Notes from An Alien

~ Explorations In Reading, Writing, and Publishing ~

Tag Archives: Short Tales

Friday Story Bazaar ~ Tale Thirty-Six

A Higher Calling

Alexander M Zoltai


He couldn’t understand…

His usual methods weren’t working…

She acted nicely enough in his presence; but, remained icy at her core.

Every time he asked her for a date, she accepted; yet, the signals were extremely clear—Be proper or I’m out of here

He recalled articles from years ago saying that women craved sex as much as men; but, with that off the menu, what did she want from him…?


He finally decided he just had to ask her…

He did and she said he should wait for her written answer in his mailbox…


It arrived and it said:

You have remarkable abilities and a captivating personality.

I go out with you because I keep hoping you’ll see beyond your body’s demands and notice me…

Oh, I know you’ve noticed my body; but, I keep expecting you to peek into my soul…

I fear this letter will sever our relationship; yet, I hope you want more than fun and social games.

Think about it…

I give in to your desire for sex—you and I enjoy it—it does what it usually does—creates the urge for a deeper connection—you back away and have to find another woman that won’t make you think about commitment…

Can you do that for the rest of your life?

Your penis will more than likely keep working; but, what about your heart?

I care, deeply, for you…

But, I care about the real you, not the you that so strongly identifies with your very mortal body…

Will you see me soon to talk about this; or, will you run………?


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Friday Story Bazaar ~ Tale Thirty-Five

Such a Lovely Revolution

Alexander M Zoltai


The planet was close to its rather small, red star—“tidally locked”, with one side always facing the light.

People took vacations, mostly, by going to the night side; and, of course, all the astronomers lived there.

Those who never went to the darkness were apt to contract some strange mental alterations…

One of those who never vacationed in the darkness happened to become the ruler of the strongest country on the day-lit side.

He’d been mostly concerned with seeking ways to lessen the financial woes of his fellow citizens—not many people thought he’d be elected the ruler…

Folks went around feeling like the darkness had begun to infiltrate their side of the planet.

There were new bills that encouraged people to resettle in the hemisphere they weren’t born in.

There were enactments of rules for the sharing of wealth.

People were becoming so confused, and acting so strange, it almost became necessary to enforce rather strict curfews…

Luckily, the ruler of the strongest country convinced all the other countries to institute a world-wide, light/dark unification treaty—to become, truly, one world.

Many folks thought he should just, finally, visit the dark side—stop such deranged behavior…

But, just about five years after the treaty took hold—after things had fully calmed down—the planet began to spin…


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Friday Story Bazaar ~ Tale Thirty-Four

Blinded by the Light

Alexander M Zoltai


His views were unwelcome.

He wasn’t like other people.

Jim avoided him—but, Jim’s subconscious was intrigued…

This person was named Adolph; and, some Hitler jokes had been heard…

Adolph was from the south—state of Florida.

Jim had lived in Florida for awhile; but, that didn’t endear him to Adolph—though, his subconscious was alert for similarities of experience…

Jim’s friends were extremely unkind to Adolph—they vied with each other to create new slurs to hurl at him.

Jim couldn’t admit it to himself; but, his better nature (buried) was wishing his friends (friends?) would lay off…

Jim walked into the cafe and scanned it—no one he knew except Adolph…

He ordered his coffee, avoided looking at Adolph, and sat on the other side of the cafe.

In a few minutes, Adolph was standing there saying, “Jim, why do your friends speak so unkindly to me?”

Jim sat there, speechless, beginning to sweat, staring at Adolph; and, eventually, said (very unexpectedly), “Have a seat…”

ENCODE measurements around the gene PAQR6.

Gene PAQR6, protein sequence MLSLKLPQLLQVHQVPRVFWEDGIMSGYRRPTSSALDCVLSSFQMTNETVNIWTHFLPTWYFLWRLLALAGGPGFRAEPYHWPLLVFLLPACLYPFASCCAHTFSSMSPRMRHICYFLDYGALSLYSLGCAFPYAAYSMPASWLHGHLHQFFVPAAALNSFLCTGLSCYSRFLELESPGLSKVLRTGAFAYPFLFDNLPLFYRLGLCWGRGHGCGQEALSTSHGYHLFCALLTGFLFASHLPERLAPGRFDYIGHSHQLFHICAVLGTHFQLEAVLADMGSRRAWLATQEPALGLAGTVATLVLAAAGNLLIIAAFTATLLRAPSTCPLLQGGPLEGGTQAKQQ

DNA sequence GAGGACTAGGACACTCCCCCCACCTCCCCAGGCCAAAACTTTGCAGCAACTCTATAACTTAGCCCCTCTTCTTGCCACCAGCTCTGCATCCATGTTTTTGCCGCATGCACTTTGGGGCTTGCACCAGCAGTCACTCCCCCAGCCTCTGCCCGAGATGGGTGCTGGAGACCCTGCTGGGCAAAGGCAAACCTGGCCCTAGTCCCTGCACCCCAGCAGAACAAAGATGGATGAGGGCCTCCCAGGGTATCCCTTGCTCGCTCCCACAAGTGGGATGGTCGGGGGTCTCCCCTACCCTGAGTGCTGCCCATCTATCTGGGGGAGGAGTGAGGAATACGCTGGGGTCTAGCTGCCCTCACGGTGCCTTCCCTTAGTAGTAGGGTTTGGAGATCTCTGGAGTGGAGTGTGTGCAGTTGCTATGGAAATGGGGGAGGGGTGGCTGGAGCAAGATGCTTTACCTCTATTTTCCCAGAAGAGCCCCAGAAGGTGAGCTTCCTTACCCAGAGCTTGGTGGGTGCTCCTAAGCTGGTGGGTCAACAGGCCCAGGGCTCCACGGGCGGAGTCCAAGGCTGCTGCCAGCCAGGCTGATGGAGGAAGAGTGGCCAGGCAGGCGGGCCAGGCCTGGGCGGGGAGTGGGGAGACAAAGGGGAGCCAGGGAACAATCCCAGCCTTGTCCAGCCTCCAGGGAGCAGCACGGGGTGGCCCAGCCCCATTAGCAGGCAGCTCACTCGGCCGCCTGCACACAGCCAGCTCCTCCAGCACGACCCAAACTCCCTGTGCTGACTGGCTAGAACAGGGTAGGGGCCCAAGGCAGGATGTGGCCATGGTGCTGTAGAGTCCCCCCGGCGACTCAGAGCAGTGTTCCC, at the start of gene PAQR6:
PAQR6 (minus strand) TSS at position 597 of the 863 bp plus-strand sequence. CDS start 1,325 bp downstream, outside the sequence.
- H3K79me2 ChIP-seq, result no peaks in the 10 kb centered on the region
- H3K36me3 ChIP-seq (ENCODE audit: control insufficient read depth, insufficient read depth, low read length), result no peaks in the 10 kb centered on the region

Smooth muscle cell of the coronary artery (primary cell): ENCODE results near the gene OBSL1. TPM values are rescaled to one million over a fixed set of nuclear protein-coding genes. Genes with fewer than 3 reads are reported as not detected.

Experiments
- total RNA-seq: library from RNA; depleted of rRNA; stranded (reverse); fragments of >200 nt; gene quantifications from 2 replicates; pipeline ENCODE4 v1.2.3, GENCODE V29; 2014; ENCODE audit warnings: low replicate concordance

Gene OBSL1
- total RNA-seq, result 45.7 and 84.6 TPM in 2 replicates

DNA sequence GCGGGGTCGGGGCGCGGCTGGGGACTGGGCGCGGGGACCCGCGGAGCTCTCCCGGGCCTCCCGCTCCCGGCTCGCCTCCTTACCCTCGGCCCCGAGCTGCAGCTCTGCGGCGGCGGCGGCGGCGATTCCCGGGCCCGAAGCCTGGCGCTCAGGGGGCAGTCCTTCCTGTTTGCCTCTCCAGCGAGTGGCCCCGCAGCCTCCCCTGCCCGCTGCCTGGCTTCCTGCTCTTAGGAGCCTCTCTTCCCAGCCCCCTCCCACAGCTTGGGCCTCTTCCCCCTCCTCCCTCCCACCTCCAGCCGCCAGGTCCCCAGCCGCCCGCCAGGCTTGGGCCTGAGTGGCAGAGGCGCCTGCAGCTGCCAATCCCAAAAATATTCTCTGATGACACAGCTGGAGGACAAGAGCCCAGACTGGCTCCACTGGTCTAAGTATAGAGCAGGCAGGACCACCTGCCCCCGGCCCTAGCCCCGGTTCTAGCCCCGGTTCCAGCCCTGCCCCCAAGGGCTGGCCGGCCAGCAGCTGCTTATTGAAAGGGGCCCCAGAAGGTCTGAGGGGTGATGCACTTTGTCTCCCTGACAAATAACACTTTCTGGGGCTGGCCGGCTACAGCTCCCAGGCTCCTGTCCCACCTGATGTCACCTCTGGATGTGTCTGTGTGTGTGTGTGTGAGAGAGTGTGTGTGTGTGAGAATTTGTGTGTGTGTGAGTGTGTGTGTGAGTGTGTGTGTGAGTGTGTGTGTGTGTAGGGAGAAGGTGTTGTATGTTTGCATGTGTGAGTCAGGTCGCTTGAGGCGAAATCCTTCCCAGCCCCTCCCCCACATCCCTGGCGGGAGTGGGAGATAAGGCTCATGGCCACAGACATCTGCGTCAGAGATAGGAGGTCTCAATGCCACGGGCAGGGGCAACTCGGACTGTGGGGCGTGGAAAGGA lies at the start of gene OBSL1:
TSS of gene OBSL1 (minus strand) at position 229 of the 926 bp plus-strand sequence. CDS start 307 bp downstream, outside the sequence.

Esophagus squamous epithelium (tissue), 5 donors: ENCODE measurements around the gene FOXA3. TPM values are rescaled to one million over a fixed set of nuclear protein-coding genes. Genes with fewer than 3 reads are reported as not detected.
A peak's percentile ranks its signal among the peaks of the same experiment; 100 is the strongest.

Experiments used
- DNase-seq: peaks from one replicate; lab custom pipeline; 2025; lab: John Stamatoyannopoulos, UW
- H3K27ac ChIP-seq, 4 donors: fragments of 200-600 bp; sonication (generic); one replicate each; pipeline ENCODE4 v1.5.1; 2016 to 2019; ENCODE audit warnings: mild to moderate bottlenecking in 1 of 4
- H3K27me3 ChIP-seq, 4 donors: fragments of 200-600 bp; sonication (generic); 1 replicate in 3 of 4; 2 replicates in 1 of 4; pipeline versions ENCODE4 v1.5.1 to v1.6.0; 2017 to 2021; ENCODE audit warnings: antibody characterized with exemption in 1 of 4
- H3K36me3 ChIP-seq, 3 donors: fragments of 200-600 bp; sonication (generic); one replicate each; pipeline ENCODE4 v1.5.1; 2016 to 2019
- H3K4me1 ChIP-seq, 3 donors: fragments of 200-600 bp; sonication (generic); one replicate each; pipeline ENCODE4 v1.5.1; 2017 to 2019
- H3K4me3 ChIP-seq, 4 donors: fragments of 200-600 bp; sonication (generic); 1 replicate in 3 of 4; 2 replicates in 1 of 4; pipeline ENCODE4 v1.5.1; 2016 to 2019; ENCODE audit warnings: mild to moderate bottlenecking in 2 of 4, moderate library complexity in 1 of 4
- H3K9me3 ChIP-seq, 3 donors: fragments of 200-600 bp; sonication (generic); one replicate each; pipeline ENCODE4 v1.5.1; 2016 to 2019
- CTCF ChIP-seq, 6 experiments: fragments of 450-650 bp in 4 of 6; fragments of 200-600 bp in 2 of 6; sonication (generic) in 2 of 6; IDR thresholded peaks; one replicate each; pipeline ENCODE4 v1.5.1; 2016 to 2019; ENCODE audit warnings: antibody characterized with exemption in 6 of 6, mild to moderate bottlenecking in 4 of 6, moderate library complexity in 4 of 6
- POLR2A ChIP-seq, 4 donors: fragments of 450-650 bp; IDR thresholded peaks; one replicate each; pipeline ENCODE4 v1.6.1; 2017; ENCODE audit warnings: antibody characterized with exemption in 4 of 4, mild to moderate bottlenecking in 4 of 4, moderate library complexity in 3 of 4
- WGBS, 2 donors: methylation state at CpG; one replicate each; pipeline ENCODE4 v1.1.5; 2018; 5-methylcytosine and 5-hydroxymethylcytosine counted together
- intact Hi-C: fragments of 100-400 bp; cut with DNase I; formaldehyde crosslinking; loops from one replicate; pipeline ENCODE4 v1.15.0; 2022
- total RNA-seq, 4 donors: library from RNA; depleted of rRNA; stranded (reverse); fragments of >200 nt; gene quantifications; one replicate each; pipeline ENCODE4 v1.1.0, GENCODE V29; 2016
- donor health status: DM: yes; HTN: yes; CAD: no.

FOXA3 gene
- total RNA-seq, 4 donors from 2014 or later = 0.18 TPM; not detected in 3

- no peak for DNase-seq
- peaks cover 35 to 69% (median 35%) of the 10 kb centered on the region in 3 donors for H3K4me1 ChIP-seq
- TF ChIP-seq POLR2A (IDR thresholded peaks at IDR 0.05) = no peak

“Thank you.”

“My friends are jerks…” (He couldn’t believe he’d just said that...)

“Why have jerks for friends?”

“None of your business!”

Adolph stood, bowed (slightly), and returned to his original seat.


Jim avoided the cafe for a week…

He didn’t understand why he’d said what he did to Adolph—his friends were jerks?

Well, yeah, sometimes…

Still, why did he say that to Adolph—of all people?

He vowed to never speak to the man again.


Jim began a new daily habit—lingering outside the cafe and scanning it for Adolph (if friends are present, enter, in spite of any presence of Adolph…).

He’d not entered for the last two days; but, today he saw friends, and Adolph…

He entered—sat down with his friends, four tables away from Adolph, and began to sweat…

He listened to his friends’ slurs and smears for a few minutes; then, stood up and walked to Adolph’s table.

Jim was astounded at himself; but, he said, “May I sit?”

“Please do…”

“How are you?”


“About what?”

“About what your friends may do to you…”

“Do to me?”

“They aren’t happy with you being at this table—one of them is on his way over here…”

Jim turned around and saw Hank approaching…

He said to himself, Oh, God, not Hank

Hank reached them and said, “Jim, why you sittin’ with this shitbag?”

Jim didn’t answer.

Adolph addressed Hank with, “Excuse me, sir, why do you demean yourself by attributing such a term to a fellow human being?”

Hank was temporarily speechless…

Jim jumped into the breach with, “Hank, I agree with Adolph, you shouldn’t act so low to someone you don’t even know…” (he was mystified with himself and especially his mouth...)

Hank was stunned—returned to his seat with his fists clenched…

Adolph said, “I think we should take a walk…”

They walked to the park; however, they were being tracked by the pack of Jim’s former friends; and, Jim and Adolph ended up in the hospital—condition not critical but definitely needing treatment and a few days in a ward to stabilize their healing gashes and punctures…


In the afternoon of the second day in the hospital, Jim painfully turned his body toward Adolph’s bed and said, “Why?”

“They are afraid of me.”


“The same reason you, in spite of yourself, want to be my friend…”

“So, why?”

“You sense what I believe in…”


“Jim, are you spiritual?”

“Hmmm… Sure, a bit, I guess…”

“How about religious?”


“I am.”


“That’s what those men are afraid of, my religion; well, actually, the way my religion shines out from my heart…”

“And, that’s why, ‘in spite of myself’, I talked to you and asked you to sit down?”

“I do believe it is…”

“They wouldn’t understand, would they?”

“Not the way they think and feel… No.”

“So, am I supposed to ask about your religion?”

“Not necessarily…”

“Why not?”

“Do you want to ask?”


“Well, wait until you really want to ask, O.K.?”



They eventually did talk about Adolph’s religion, once they’d left the hospital.

They talked every day for months (never at the cafe…)—Jim’s former friends never entered his mind.

Jim couldn’t understand how any religion could be so sane, non-dogmatic, unifying, and rational; but, he was working hard to find out…